What’s your favourite part of writing a book?

I will NEVER cease to be amazed, awed, flattered and humbled that people actually read what I write. Writers spend so long in isolation, so many years of living in solitary hope, that suddenly having an audience is incredible. Whenever I hear that someone has read my book, I just start wiggling like a happy puppy who has just been patted. That is undoubtedly the best part!

What are your thoughts on ebooks? (i.e. love them, hate them, wave of the future)

I must admit I have a very visceral attachment to physical books. Still, I think the idea of e-books is wonderful too. There are still a couple of things holding me back from being a full-fledged convert, though – primarily the fact that I have yet to buy an e-reader! It is being budgeted for, but until then, it is too hard for me to do much reading on the computer. I write and edit all day, so by night time my eyes are a little bleary and blurry from looking at the screen. I do have Kindle for PC and Adobe Digital Editions on my computer, though, so I can keep up with books that are only in e-format. I think as soon as I get an e-reader I’ll be doing a lot of my reading on it. But I have a feeling I’ll be mostly reading self-published books on it – self published authors have a much saner concept of e-book pricing, and often no DRM.

Anything else you would like to add?

Thank you so much for having me on Workaday Reads, Sarah! As both a reader and a writer, I am deeply indebted to book review blogs like yours!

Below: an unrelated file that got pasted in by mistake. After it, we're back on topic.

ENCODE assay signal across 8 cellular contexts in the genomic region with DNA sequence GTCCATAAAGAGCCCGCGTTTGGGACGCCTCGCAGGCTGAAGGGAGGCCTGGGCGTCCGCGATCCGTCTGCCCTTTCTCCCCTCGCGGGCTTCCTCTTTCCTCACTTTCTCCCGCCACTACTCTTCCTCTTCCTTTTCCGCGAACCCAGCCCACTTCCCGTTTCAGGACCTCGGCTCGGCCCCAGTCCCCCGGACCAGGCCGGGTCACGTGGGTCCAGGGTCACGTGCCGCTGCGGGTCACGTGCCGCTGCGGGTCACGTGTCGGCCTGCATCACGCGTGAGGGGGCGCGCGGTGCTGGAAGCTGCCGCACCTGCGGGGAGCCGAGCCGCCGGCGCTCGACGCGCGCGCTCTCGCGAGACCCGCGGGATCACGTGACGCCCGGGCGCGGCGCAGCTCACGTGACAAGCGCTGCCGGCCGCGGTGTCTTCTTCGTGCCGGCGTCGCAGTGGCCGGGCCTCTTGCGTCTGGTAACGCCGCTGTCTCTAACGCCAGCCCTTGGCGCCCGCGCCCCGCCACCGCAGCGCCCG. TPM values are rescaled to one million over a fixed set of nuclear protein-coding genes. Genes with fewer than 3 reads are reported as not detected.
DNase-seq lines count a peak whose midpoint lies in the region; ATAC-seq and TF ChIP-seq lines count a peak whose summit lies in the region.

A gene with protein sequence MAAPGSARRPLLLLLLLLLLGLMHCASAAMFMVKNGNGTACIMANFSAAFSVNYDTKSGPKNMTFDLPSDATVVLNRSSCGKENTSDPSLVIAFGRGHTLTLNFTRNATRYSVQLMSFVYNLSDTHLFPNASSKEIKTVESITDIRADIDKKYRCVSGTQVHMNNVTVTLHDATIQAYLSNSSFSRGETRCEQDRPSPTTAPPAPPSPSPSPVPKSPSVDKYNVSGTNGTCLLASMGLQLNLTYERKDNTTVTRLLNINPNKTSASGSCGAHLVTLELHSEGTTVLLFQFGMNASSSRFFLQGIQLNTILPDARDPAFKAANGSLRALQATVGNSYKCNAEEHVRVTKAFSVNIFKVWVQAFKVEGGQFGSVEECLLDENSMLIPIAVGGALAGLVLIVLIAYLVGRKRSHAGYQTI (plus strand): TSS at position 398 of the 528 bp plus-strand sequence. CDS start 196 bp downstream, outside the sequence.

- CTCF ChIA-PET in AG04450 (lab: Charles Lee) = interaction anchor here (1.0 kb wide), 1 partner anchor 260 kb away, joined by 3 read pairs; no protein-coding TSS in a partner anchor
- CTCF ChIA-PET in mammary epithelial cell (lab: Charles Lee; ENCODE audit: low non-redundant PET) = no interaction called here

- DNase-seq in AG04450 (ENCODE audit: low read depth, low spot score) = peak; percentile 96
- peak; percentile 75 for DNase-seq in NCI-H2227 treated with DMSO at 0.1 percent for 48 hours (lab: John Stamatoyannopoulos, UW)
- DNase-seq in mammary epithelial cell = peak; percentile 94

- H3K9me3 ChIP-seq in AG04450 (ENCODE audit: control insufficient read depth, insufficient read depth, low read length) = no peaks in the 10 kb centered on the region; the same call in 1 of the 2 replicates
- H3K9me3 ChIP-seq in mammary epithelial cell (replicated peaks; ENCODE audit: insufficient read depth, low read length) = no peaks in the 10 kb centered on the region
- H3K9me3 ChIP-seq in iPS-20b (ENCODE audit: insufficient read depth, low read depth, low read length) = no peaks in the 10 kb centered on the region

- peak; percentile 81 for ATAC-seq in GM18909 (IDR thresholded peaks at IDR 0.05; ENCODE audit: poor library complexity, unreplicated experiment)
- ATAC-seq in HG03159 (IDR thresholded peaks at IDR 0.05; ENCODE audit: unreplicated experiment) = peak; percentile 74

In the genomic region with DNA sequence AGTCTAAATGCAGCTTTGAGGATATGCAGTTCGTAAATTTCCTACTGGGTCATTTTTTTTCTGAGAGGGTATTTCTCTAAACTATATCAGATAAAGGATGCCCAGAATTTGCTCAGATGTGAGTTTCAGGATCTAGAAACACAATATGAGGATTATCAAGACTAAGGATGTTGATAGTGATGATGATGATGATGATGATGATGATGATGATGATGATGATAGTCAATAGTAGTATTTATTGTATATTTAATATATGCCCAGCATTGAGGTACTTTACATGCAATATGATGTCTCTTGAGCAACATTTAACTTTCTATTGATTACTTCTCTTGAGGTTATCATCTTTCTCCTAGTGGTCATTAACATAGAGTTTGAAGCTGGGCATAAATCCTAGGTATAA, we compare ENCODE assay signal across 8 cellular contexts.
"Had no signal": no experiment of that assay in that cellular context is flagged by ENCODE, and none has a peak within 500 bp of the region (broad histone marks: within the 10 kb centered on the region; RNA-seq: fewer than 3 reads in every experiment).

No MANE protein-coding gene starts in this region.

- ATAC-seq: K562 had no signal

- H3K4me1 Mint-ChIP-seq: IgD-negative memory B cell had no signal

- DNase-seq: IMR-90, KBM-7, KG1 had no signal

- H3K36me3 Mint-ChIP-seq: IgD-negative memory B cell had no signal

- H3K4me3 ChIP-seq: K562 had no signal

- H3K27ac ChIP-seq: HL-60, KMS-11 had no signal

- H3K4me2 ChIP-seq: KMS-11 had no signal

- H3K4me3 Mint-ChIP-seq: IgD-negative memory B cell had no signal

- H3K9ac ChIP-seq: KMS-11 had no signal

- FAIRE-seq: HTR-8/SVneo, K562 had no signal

Thank you so much for answering my questions.

Want to win a copy of Brightwing?

Laura has offered to give away an amzing five ebook copies to lucky readers! They are available in PDF, ePub or Kindle versions. To enter, simply fill out the form below. To show your support for her, extra entries are available for following her blog through GFC or liking her Facebook page.

Giveaway is open worldwide until midnight August 2, 2011 EST. Winners will be selected using Random.org and will contacted by email.

Comments for Laura would be greatly appreciated, however they will not affect your entry into the giveaway. Or will they?

  5 Responses to “Interview: Laura Sullivan + Giveaway”

  1. Thanks for the giveaway!

  2. Thank you so much for sharing this wonderful interview with us today and for the lovely giveaway opportunity.

  3. Enjoyed the interview, and thanks so much for the giveaway! It sounds like a good book 🙂

  4. Loving your blog, will definitely follow it!

  5. Thanks for the giveaway.